Lenovo Accelerate 2019 stresses vertical integration, process agility and people

Experience tells these Lenovo executives that the hard work of driving execution at scale and transforming channels lies ahead

While Lenovo has turned the corner on revenue, profits will come from driving scale through the retooled operation. Known challenges outlined during the event include:

  • Services: Lenovo DCG services at the time of the acquisition of the IBM x86 line consisted of holding the paper while IBM executed on the service. From there, Lenovo has built its own break-fix programs, added consulting and education, and aspired to build out vertical solutions through collaborative work with partners and customers. Tuck-in acquisitions to rapidly acquire repeatable frameworks and subject matter expertise will likely arise as Lenovo goes about the painstaking process of creating a people-centric business necessary for solution assembly and maintenance and management.
  • Direct go-to-market pivots: Lenovo will organize its selling functions around solution stacks in addition to general territory reps. To gain the hearts and minds of the traditional territory reps, the company has added monitoring of storage and services attach to quotes to break the existing sales mindset of thinking in terms of server units. Lenovo has multiple transformational initiatives occurring within its go-to-market motions, in some ways reminiscent of the old Hewlett-Packard Co. selling motions of the 1980s and 1990s. Lenovo plans to have more dedicated selling units with deeper domain expertise around:
    • Targeting the hyperscale market where the lead sales point of contact needs deep engineering expertise to engage in capturing the design requirements for custom-engineered systems.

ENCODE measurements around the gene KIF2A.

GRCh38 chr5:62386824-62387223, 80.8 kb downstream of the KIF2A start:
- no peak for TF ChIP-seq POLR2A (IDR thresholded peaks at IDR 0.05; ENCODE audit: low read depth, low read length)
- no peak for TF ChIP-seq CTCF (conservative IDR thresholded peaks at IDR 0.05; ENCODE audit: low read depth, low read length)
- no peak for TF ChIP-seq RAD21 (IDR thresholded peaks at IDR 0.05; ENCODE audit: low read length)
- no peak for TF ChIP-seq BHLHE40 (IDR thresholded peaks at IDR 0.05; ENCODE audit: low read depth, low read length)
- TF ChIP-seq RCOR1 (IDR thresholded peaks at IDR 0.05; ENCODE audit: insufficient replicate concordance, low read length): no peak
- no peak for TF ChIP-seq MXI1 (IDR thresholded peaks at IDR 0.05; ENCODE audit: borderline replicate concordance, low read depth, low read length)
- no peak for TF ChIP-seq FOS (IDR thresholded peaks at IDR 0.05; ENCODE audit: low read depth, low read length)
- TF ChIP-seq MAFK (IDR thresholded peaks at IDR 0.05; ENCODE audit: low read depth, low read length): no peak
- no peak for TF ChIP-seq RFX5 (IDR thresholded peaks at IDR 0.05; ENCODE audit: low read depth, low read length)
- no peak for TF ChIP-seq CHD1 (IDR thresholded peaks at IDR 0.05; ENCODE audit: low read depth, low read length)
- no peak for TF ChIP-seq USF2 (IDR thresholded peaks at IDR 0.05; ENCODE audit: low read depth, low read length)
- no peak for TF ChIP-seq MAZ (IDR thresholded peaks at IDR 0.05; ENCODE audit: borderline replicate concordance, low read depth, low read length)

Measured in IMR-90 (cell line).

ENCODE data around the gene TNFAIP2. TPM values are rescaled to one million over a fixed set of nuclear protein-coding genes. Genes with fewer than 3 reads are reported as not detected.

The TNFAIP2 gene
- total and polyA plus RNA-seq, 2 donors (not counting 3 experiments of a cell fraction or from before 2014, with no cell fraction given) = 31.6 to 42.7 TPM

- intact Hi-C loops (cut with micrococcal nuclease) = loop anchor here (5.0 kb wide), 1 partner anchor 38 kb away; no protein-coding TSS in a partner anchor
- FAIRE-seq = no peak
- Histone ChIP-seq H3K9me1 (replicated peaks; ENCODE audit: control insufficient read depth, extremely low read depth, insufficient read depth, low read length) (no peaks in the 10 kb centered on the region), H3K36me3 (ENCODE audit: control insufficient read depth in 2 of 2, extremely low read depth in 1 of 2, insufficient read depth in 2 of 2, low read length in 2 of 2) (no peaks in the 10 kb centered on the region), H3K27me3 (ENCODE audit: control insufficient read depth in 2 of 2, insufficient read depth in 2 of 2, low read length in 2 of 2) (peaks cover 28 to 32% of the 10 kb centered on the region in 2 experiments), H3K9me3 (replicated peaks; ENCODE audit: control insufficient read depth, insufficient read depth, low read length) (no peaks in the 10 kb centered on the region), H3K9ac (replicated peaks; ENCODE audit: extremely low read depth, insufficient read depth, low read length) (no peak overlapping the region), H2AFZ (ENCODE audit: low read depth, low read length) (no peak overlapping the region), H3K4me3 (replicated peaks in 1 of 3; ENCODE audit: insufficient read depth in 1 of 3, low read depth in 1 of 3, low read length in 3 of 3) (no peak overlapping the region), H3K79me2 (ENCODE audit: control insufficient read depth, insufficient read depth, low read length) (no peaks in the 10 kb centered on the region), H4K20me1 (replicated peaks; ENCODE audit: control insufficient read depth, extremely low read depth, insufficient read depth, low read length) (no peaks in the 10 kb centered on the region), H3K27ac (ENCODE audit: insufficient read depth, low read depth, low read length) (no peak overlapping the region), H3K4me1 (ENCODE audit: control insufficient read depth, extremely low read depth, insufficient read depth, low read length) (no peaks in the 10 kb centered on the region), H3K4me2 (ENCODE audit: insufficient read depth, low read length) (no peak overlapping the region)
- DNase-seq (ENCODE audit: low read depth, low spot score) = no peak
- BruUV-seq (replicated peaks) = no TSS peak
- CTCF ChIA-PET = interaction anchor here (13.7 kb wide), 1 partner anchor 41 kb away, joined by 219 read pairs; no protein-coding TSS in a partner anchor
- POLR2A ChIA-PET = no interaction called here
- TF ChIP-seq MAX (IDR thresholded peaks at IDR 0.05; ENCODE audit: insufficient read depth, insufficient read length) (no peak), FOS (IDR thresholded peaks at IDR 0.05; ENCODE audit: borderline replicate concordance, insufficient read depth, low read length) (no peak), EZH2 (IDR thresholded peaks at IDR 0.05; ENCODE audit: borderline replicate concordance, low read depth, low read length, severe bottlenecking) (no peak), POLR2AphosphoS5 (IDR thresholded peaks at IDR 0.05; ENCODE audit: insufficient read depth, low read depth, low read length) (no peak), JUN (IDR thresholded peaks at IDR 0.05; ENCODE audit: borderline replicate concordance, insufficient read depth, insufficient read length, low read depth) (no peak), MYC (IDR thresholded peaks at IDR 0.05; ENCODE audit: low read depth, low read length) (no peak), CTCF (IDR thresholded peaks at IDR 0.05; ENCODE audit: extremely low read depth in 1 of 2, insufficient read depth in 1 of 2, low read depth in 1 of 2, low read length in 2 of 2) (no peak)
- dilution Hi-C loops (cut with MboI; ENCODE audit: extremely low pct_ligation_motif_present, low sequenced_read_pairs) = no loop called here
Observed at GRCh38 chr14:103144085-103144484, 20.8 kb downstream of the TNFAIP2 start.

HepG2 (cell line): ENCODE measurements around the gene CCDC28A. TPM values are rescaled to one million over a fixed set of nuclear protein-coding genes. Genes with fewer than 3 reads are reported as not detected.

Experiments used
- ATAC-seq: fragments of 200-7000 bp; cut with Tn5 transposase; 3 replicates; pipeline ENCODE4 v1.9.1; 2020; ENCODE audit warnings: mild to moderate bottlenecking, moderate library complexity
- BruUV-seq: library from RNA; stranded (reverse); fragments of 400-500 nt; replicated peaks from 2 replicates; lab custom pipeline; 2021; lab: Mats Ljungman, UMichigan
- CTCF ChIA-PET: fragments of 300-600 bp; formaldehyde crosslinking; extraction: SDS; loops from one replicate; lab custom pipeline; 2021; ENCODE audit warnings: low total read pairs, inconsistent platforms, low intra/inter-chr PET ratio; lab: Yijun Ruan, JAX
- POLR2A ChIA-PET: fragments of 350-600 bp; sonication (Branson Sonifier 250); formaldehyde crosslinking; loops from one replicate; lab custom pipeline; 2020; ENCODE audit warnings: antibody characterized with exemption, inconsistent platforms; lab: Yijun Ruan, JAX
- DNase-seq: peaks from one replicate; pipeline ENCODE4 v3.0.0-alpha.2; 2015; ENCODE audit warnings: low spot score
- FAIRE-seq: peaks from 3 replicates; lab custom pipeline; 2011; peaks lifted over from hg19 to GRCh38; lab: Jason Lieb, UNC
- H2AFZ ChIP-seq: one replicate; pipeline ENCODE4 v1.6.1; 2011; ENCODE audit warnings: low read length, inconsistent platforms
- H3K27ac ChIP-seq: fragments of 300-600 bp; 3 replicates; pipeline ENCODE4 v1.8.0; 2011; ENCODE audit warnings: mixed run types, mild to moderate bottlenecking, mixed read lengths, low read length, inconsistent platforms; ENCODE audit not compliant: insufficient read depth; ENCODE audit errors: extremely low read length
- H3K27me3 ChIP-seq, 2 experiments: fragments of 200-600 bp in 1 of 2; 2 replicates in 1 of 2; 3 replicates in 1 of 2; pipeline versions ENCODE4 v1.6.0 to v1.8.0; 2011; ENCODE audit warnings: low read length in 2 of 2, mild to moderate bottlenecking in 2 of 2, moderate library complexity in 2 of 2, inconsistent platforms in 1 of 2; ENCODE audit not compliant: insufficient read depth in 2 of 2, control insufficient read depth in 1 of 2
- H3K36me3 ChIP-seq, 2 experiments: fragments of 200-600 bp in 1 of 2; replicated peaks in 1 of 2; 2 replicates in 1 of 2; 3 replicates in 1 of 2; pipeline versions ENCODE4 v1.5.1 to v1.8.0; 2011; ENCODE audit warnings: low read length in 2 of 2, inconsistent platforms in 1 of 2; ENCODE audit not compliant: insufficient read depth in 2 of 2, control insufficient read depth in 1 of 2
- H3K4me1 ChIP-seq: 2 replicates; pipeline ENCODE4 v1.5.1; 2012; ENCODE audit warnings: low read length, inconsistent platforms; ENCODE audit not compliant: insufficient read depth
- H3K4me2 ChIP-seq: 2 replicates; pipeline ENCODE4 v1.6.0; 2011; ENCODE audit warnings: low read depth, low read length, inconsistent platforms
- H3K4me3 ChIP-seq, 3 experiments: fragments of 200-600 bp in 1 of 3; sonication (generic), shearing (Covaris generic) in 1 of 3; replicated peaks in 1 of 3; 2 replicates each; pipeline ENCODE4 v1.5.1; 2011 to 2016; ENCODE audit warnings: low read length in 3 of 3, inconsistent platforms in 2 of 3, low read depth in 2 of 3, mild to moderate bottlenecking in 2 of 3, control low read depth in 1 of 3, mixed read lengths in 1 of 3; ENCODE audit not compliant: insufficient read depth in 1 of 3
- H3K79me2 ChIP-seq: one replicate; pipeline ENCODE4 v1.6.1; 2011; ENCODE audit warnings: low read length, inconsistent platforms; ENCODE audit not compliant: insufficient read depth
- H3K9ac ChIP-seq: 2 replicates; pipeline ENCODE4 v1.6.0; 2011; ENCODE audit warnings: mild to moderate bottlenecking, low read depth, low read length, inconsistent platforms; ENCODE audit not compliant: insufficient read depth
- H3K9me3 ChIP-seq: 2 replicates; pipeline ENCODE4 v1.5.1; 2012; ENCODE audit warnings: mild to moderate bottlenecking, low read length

• Adding dedicated storage reps to push harder to scale out the storage product cross-sell opportunities from the NetApp alliance and China-based joint venture. This team will be led by Dave Mooney, who joined Lenovo shortly after the event as the VP of Worldwide Storage Sales. Motruney has over 25 years of storage experience, most recently as the VP of Worldwide OEM Sales for NetApp.
    • Taking a vertical approach to IoT. While not necessarily distinct from competitors, Lenovo will be taking specific multivendor collaborations built on a custom basis and hardening them to be delivered as solution bundles at scale.
    • Leveraging TruScale to entice channel partners to sell through a new business model — reinforced by arming its channel partners with the entire ThinkSystem and ThinkAgile stacks behind this push.
  • Channel first: Many a firm has made this claim before, and Lenovo is no different. Lenovo claims it has made the activity revenue neutral and has put teeth into the policy regarding noncompliance among its direct sales force. Time will tell in terms of its success.
  • “As a Service” monetizations: Lenovo’s established Device as a Service (DaaS) commercial offering is being replicated for the data center in what it calls its TruScale Infrastructure Services program. Lenovo makes great pains to assert TruScale is not just a new form of operating leases. For DaaS, Lenovo will take back underutilized devices and bring them back into service when the customer requires. For the data center, the service arguably provides true public cloud consumption opex provisioning by only charging for the amount of data storage used on premises. Future service innovations outlined under nondisclosure agreement (NDA) make this offering a service to watch from Lenovo over the next several years.

Interchangeably called Lenovo Transform 3.0 and Lenovo Accelerate, the three-day combined customer and analyst event made several things abundantly clear. Lenovo believes it has turned an operational corner, that it has the right people and processes in place, and now all Lenovo has to do to drive growth and lift margins is to execute on these hardening operational best practices at scale across an ever-expanding array of technology assets including a growing contribution of software and services to offset persistent macroeconomic pressures on hardware margins.